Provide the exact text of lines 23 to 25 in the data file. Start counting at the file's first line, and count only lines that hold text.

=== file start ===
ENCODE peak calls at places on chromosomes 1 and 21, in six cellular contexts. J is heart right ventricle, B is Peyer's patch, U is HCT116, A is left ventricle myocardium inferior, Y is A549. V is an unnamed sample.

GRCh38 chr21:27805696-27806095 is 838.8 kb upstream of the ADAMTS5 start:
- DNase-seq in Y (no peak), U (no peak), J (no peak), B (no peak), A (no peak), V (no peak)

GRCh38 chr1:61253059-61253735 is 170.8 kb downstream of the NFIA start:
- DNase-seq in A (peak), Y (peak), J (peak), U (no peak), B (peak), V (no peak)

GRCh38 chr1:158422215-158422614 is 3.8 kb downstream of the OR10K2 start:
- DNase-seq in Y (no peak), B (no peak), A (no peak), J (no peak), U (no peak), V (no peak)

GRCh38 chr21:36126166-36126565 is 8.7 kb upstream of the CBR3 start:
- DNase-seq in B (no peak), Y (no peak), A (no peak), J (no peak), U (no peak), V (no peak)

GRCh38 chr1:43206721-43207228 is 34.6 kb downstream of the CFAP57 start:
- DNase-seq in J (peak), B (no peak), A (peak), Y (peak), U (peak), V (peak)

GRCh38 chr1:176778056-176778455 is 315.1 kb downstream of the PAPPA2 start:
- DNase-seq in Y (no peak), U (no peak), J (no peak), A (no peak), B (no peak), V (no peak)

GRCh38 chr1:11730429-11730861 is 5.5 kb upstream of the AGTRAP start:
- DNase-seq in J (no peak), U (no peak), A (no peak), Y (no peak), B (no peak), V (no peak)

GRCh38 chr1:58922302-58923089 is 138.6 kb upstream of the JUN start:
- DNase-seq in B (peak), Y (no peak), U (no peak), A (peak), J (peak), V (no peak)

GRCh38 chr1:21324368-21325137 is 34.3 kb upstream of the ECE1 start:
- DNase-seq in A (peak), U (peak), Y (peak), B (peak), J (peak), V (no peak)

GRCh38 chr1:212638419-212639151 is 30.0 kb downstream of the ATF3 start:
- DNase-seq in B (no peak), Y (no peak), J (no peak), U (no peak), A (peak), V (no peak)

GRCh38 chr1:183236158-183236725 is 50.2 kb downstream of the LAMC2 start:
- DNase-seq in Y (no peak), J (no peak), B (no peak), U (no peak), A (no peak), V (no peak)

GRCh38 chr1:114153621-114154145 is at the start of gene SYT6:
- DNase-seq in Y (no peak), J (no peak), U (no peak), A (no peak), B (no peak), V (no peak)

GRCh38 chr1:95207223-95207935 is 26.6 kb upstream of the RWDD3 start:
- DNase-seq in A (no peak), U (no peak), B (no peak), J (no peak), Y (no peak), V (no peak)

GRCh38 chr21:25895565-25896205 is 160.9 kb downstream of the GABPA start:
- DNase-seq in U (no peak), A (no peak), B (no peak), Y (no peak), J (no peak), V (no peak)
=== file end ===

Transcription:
- DNase-seq in Y (no peak), J (no peak), B (no peak), U (no peak), A (no peak), V (no peak)

GRCh38 chr1:114153621-114154145 is at the start of gene SYT6:
- DNase-seq in Y (no peak), J (no peak), U (no peak), A (no peak), B (no peak), V (no peak)